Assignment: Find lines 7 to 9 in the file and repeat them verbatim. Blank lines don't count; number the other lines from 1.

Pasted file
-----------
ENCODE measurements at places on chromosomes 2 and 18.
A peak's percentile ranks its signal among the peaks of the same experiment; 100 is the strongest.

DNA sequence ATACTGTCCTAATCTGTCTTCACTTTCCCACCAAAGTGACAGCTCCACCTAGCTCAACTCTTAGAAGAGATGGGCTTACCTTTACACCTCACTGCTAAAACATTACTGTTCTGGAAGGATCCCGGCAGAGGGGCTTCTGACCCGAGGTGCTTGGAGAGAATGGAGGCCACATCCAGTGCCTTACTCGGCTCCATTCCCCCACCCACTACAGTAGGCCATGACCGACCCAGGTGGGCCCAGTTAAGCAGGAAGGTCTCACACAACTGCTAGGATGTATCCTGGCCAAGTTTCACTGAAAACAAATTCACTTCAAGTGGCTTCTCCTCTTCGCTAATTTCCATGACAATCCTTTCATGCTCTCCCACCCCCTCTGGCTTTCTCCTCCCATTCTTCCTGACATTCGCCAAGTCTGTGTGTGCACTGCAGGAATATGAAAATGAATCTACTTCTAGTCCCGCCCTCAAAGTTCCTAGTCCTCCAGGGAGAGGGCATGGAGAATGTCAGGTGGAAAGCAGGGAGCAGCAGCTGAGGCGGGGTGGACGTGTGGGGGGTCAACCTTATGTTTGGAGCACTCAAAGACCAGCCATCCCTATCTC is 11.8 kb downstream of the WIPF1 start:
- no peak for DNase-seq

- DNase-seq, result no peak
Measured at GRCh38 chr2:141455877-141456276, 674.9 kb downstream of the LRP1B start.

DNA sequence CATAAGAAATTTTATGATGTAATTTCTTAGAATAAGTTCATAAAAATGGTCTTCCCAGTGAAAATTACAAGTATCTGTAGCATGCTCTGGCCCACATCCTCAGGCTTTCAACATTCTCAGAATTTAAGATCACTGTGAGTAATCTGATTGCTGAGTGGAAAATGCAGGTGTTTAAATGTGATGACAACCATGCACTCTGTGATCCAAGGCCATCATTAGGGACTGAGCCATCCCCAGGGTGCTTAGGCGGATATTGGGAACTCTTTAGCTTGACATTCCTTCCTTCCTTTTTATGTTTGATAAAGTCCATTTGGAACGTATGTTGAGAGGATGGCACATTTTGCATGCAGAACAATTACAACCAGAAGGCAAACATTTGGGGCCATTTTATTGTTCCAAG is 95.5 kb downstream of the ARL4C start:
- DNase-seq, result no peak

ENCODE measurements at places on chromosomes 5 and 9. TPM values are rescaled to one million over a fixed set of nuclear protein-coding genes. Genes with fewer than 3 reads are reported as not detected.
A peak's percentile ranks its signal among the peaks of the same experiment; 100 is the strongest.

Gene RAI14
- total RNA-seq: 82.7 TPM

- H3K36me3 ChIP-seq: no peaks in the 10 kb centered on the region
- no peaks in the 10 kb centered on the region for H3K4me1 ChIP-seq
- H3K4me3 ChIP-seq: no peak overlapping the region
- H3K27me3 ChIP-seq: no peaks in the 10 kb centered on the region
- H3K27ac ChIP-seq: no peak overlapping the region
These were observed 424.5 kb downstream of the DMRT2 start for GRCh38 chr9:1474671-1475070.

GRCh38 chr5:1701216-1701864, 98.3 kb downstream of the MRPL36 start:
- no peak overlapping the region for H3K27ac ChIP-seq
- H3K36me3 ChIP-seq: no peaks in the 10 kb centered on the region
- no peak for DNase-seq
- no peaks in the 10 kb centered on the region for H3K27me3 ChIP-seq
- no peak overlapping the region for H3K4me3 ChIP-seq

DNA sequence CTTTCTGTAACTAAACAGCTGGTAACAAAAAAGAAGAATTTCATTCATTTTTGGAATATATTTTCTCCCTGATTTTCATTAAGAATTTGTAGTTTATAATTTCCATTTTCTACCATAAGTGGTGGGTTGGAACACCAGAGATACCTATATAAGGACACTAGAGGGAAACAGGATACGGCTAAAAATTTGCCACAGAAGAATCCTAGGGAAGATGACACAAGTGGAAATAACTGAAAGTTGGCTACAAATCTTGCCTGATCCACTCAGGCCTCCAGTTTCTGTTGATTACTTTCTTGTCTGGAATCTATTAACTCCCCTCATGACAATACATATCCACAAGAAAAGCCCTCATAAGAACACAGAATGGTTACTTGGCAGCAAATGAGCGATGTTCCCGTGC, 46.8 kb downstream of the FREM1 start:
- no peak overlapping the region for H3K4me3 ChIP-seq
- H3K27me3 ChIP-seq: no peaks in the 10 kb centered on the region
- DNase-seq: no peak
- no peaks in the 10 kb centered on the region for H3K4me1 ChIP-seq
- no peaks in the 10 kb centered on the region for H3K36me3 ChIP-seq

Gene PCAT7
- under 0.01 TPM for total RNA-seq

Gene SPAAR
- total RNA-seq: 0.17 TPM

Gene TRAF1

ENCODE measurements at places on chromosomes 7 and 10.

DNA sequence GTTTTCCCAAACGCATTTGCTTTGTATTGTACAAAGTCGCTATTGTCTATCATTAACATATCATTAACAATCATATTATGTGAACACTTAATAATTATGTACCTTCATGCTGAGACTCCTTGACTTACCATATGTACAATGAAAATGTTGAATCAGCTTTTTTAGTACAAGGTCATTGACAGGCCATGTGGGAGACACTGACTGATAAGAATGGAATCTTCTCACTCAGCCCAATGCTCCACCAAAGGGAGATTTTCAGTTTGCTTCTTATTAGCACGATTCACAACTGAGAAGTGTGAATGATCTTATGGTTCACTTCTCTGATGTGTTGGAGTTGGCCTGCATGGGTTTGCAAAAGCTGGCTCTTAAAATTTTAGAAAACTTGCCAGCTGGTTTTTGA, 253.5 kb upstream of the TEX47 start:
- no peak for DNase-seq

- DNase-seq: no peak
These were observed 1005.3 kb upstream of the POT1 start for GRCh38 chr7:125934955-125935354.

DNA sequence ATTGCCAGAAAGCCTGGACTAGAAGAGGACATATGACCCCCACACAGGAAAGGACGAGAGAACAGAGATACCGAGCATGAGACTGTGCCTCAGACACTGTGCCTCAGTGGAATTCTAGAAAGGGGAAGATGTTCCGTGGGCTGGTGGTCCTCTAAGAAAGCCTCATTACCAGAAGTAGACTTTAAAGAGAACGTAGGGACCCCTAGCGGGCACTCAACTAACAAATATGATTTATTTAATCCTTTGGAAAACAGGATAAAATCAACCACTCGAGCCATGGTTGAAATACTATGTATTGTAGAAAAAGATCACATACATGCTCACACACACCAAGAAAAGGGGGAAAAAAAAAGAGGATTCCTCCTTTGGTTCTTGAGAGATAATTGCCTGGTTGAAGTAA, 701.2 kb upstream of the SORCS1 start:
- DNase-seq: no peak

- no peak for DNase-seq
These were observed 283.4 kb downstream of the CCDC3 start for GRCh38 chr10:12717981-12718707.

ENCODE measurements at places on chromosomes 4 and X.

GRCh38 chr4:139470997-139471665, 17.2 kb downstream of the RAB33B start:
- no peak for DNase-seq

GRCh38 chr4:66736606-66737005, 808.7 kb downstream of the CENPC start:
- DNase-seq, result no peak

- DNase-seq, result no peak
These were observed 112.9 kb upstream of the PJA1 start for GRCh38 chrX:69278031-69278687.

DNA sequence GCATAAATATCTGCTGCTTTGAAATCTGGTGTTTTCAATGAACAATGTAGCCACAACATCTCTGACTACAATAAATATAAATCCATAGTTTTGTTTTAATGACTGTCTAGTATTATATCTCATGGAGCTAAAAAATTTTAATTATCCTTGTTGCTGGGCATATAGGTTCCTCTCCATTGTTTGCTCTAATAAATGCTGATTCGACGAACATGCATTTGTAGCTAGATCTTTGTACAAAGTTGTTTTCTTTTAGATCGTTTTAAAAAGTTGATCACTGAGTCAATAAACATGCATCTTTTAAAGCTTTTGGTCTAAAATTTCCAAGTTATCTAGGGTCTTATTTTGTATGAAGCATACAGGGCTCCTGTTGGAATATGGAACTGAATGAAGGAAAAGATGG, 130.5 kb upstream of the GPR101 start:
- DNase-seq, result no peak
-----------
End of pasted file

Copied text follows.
DNA sequence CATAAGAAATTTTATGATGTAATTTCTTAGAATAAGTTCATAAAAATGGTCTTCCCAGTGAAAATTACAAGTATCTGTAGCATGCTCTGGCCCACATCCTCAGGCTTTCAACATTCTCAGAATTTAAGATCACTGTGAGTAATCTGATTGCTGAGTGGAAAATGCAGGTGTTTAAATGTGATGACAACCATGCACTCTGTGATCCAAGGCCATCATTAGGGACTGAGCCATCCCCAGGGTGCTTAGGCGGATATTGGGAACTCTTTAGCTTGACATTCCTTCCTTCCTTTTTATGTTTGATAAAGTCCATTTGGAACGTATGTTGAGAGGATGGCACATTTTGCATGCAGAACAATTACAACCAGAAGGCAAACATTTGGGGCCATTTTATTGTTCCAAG is 95.5 kb downstream of the ARL4C start:
- DNase-seq, result no peak

ENCODE measurements at places on chromosomes 5 and 9. TPM values are rescaled to one million over a fixed set of nuclear protein-coding genes. Genes with fewer than 3 reads are reported as not detected.